A Murrells Inlet woman who had won this year as Mrs. Myrtle Beach has brought home the Mrs. South Carolina America crown for 2014.
Meredith Kirk said when she met the other contestants, all of whom she called so “talented and amazing,” she concluded, “I’m not winning.”
“So, mentally I was prepared not to win,” Kirk said, “and I was totally shocked when I won. I had no clue I was going to win it.”
Kirk called the friendships built through this pageant that culminated Saturday in Lexington, near Columbia, perhaps the most valuable part of the whole experience.
“I became really close with all the ladies,” she said, praising the whole group. “Everybody won. I will be friends with these ladies for a lifetime.”
Kirk, married for seven years to Landon Kirk, a chiropractor, has three sons. She said their youngest boy, Jordan, was most surprised and elated when the pageant winner was announced.
Meredith Kirk said her mother recounted the boy’s reaction at that second: a big “Yes!” and a “Tiger Woods fist pump.”
“He also said, ‘Now I get to stay up late and go the after-party,” Kirk said. “He’s only 6.”
Before this year, Kirk hadn’t ventured into pageants, she said, “so I had to learn how to walk on stage with a swimsuit, to do that little model walk.”
Asked if she had seen “Miss Congeniality,” a hit movie from 2000, Kirk said she “totally related” to Sandra Bullock’s character.
“She was a cop, and I’m a golf pro,” said Kirk, a member of the Ladies Professional Golfers Association, “so I have that boyish thing in me. I’m really more of a tomboy at heart.”
Each competitor for Mrs. South Carolina America received a $900 golf bag, and Kirk won a prize package worth in excess of $75,000. Kirk moves on to the Mrs. America title in August at a location to be announced as plans continue for its broadcast on national TV.
“I have a good 10 months to prepare for it,” Kirk said. “I can eat what I want for the holidays, and get right back on the treadmill in January.”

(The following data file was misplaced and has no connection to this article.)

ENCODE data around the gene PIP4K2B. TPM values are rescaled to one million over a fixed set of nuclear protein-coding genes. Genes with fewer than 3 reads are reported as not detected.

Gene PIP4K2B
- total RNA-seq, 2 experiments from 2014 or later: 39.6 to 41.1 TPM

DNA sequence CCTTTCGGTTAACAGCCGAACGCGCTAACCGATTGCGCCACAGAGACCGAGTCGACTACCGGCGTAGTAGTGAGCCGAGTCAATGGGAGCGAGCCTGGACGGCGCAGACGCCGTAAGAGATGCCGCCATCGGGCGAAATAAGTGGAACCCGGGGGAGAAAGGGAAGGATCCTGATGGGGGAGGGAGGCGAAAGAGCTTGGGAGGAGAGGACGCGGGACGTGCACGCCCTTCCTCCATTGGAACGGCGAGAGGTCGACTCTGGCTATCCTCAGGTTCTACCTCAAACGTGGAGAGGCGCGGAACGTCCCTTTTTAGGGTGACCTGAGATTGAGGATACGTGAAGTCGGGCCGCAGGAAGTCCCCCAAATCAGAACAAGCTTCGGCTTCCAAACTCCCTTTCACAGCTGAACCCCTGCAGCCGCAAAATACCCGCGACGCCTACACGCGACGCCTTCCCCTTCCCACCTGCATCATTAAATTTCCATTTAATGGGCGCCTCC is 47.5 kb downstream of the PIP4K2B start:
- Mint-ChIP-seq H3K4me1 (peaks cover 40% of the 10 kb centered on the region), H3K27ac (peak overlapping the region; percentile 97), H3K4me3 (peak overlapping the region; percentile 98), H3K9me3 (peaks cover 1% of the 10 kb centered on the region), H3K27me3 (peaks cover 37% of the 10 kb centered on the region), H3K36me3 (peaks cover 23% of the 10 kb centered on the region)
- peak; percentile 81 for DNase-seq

Fred Galle, who with wife Wendy Galle, heads the Mrs. South Carolina America and Mrs. America contests, called this 37th edition of the state pageant – more details at www.mrssouthcarolinaamerica.com – “a really fun time, with a fantastic group” of women. He also said the pageants with married women interest him more because of the competitors have “more experience and age.”
He also lauded Kirk for her scoring on the golf course to make the sport more accessible to youth across the United States through her foundation.
Kirk said through the Junior Golf Exchange organization – for which the website juniorgolfexchange.org is slated to go online Dec. 10 – youth from all backgrounds, without any eligibility or needs-based requirements – “and no questions asked” – can receive golf equipment at no cost, thanks to other parents who donate golf clubs, bags and gloves when their children outgrow them.
For instance, Kirk said that every year, any one of her three sons has needed a new golf bag. She said through this program, a parent can donate used wares to a participating golf course for relay to other youth in the exchange. That way, in these times she said also have hit the middle class hard, a family averts having to spend several hundred dollars for all-new equipment.
“Recycling clubs saves parents so much money,” Kirk said.
She said in junior golf that gender, skill level and height all factor in a youth’s equipment needs.
“That’s how you determine what type of clubs you need,” Kirk said.
Having Larry Nelson, a longtime Professional Golfers’ Association of America Champions Tour player, record an endorsement later this month for Junior Golf Exchange, also excites Kirk’s Thanksgiving week plans.
“He’s a phenomenal golfer,” she said, grateful for his commitment.
Winning Mrs. South Carolina, after earning the Mrs Myrtle Beach crown, will help in promotion of the program, the sport and the Grand Strand.
“I wanted to represent Myrtle Beach,” she said, noting not only her personal golf career passion. “I wanted to represent he golf capital of the world.”